Report: Dewey police sold $140,000 in military surplus

2,600 pieces acquired over the past 5 years
April 17, 2018

Story Location:
Dagsworthy Ave.
Dewey Beach, DE 19971
United States

It took six months, but the Dewey Beach Police Department has fulfilled a request by town commissioners to account for all military surplus equipment acquired over the last five years, its use and if the items were sold.

During council’s April 14 meeting, Commissioner Gary Persinger provided a summary of the information.

The summary shows sales of equipment and other items totaled over $138,000, most of it – $110,500 – from the sale of two tractors. The information also shows that $94,000 was used to pay for new vehicles. The remainder – nearly $45,000 – was deposited with the town.

The police department’s use of this program was first reported by the Cape Gazette in October, after an investigation into employee allegations against former Town Manager Marc Appelbaum revealed the police department was using revenue generated from the military surplus items as what one officer called a slush fund.

In November, council unanimously decided to require the police department to provide a full accounting of its participation in the program.

According to Persinger’s summary, among the 2,600 items the police department acquired over the five-year span, from 2013 through 2017, were 27 trucks, 11 all-terrain vehicles, 50 pairs of boots, 35 cold-weather jackets, 10 men’s pajama trousers, 44 bunkable beds, 17 gas engines, 25 generators and 53 spectacles of various types.

Seven pieces of the equipment were exchanged for services rendered, but no value was provided.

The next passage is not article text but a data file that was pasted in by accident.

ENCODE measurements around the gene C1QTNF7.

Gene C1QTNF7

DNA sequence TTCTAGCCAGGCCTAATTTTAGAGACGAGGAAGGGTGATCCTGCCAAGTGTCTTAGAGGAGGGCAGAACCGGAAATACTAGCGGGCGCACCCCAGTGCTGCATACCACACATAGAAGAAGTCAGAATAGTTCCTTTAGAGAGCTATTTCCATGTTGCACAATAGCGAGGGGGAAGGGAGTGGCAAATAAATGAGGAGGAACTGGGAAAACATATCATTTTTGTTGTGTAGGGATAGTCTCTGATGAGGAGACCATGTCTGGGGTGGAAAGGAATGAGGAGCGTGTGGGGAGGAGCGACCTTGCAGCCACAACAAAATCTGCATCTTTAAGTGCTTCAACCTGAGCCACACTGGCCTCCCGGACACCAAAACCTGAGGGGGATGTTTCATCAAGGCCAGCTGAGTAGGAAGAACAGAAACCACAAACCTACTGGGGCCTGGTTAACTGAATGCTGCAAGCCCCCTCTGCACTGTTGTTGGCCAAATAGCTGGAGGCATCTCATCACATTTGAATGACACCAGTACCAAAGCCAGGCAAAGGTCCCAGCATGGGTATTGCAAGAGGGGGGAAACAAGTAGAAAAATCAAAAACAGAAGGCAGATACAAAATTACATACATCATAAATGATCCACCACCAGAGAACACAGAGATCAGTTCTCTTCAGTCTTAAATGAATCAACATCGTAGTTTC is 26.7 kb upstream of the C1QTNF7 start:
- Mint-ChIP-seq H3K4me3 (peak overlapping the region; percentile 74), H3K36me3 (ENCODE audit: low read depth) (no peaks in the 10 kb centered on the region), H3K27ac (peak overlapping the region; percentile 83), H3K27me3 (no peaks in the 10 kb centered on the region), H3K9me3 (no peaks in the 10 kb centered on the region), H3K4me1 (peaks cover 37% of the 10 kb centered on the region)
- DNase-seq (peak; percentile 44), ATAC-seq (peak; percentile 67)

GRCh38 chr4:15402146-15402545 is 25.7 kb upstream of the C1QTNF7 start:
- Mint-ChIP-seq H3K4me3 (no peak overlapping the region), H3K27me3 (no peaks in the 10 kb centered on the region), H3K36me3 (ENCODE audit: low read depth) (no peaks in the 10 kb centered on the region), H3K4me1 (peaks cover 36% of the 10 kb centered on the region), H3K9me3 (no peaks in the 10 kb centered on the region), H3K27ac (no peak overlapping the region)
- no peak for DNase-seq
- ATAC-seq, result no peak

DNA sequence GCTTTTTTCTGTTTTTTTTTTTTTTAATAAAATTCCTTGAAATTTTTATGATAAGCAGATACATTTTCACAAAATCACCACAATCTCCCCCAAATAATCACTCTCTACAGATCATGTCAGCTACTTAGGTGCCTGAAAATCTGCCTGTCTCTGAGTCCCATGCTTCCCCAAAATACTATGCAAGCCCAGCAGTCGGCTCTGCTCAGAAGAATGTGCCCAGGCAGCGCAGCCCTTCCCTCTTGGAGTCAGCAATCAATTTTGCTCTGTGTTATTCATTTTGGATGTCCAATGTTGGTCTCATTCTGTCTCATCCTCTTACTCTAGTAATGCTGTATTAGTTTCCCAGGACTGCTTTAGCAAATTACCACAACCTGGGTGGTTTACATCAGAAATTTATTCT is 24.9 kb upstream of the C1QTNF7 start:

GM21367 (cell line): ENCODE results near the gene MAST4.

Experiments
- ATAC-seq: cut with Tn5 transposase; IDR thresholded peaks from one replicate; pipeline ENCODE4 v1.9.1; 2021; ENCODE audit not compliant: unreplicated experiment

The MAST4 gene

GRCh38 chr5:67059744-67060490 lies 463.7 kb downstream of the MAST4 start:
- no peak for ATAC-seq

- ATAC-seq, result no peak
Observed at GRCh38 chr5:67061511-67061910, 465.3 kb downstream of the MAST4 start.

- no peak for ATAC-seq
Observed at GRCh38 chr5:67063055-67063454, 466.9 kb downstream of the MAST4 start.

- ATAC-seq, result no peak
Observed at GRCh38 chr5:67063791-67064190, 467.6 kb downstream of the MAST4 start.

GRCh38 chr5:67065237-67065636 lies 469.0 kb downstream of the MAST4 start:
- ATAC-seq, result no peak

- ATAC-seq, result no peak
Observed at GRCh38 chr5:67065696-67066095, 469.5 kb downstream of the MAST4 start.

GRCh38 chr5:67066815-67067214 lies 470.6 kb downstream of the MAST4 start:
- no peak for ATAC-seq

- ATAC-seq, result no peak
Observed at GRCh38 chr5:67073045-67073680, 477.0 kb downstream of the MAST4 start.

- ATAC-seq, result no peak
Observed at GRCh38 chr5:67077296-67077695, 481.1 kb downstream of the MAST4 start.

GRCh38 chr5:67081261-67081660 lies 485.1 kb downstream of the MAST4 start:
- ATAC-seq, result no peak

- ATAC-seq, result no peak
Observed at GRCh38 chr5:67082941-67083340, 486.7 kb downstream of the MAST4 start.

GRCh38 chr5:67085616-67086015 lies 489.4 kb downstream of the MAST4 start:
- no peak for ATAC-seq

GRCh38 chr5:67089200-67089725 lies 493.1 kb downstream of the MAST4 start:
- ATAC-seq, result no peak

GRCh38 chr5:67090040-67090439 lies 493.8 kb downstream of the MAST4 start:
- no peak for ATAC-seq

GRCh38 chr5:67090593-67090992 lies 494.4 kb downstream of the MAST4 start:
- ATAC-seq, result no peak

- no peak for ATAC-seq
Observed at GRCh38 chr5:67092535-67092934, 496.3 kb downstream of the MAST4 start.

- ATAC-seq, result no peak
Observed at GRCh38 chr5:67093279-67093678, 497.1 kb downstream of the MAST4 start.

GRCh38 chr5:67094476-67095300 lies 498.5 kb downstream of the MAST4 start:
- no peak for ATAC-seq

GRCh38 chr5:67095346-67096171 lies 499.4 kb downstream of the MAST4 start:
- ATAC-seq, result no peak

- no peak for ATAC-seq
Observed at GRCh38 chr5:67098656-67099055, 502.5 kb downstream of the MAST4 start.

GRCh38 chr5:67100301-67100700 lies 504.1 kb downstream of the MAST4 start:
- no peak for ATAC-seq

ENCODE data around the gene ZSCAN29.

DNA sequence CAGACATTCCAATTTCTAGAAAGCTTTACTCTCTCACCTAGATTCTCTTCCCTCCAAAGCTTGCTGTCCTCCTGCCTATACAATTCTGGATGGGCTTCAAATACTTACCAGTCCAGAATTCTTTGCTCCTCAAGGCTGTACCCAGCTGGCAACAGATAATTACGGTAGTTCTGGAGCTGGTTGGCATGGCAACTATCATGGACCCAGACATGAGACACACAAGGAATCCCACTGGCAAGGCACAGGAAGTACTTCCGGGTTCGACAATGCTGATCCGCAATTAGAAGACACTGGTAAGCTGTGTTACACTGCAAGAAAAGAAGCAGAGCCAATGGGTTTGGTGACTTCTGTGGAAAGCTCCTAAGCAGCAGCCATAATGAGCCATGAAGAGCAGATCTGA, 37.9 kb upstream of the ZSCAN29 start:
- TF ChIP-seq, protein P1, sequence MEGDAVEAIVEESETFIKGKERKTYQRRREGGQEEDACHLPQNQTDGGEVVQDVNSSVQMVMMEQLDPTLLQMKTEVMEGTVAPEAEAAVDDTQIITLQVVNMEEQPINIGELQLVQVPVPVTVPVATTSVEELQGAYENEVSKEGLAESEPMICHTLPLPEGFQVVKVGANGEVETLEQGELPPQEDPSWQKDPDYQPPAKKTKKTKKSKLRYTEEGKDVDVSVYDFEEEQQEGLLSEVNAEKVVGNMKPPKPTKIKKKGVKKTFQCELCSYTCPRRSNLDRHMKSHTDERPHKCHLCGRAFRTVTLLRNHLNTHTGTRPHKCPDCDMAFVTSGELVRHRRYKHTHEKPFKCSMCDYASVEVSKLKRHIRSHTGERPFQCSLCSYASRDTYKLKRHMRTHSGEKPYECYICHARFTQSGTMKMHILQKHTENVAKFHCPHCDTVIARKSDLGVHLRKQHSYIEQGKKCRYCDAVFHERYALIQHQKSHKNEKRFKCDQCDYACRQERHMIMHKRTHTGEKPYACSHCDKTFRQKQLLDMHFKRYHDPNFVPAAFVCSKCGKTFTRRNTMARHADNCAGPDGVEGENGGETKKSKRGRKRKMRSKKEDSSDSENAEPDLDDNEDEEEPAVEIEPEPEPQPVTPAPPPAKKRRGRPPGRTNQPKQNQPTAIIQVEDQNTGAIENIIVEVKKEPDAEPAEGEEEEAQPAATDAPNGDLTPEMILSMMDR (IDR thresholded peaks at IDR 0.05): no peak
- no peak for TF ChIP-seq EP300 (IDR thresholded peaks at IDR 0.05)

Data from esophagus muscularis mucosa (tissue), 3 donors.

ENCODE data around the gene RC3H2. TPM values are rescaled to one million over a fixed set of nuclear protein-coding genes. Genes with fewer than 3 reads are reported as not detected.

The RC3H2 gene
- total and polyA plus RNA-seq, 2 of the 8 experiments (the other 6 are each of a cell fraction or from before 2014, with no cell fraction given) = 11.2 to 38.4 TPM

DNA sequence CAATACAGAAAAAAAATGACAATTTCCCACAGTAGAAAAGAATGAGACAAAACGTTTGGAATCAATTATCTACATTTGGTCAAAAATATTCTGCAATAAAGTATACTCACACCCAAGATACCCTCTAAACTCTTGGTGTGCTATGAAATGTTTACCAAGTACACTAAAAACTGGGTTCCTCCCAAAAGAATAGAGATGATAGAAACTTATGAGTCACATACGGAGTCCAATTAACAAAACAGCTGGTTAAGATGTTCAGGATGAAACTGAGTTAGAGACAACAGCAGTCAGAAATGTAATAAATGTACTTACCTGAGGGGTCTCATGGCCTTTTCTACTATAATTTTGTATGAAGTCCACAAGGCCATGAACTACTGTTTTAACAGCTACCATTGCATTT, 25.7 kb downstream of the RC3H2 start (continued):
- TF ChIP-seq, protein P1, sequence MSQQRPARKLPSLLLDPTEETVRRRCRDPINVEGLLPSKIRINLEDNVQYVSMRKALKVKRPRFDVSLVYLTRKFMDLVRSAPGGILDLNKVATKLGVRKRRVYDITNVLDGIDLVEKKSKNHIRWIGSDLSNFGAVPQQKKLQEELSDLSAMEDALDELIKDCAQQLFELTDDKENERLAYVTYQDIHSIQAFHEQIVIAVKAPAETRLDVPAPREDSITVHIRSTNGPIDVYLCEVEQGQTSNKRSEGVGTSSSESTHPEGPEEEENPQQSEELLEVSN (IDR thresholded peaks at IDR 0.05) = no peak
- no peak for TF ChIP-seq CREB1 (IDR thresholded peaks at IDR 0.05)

According to the document, which is posted on the town website, the department still owns 42 vehicles including 15 trucks, 8 trailers, 6 tractors, 6 all-terrain vehicles and 2 forklifts.

Persinger said most acquisition costs associated with the items were shown as manpower and hauling, which he said he assumed meant officer time driving to get the equipment. He said no information was provided indicating the actual use of the equipment.

Persinger has pushed for this accounting since the request in November. He said his hope is the police department and Town Manager Scott Koenig can work together in the future to figure out the appropriate level of preparedness, compared to costs.

“This is a good program,” he said.

In addition to the list of items, in late March, the town released an agreed-upon procedures report from Salisbury-based TGM Group looking into the procurement practices of the police department and beach patrol. As expected, the report confirmed the two departments were not properly accounting for some revenue and donations. The findings of that report did not include monetary amounts, but did spur the town to enter into a second phase of the investigation.

During the council meeting, Mayor TJ Redefer said he expects many of the final questions associated with the town’s involvement in the military surplus program to be answered during this second phase of investigating.

Redefer did not provide a timeframe for completion of the second report, but he said when it is submitted, it will be council’s responsibility to issue a report on the town’s future use of the program.

Commissioner Dale Cooke said he thought the program has been good for the town, but the police department probably got a little out of hand. They got enamored with getting more equipment for the town, he said.

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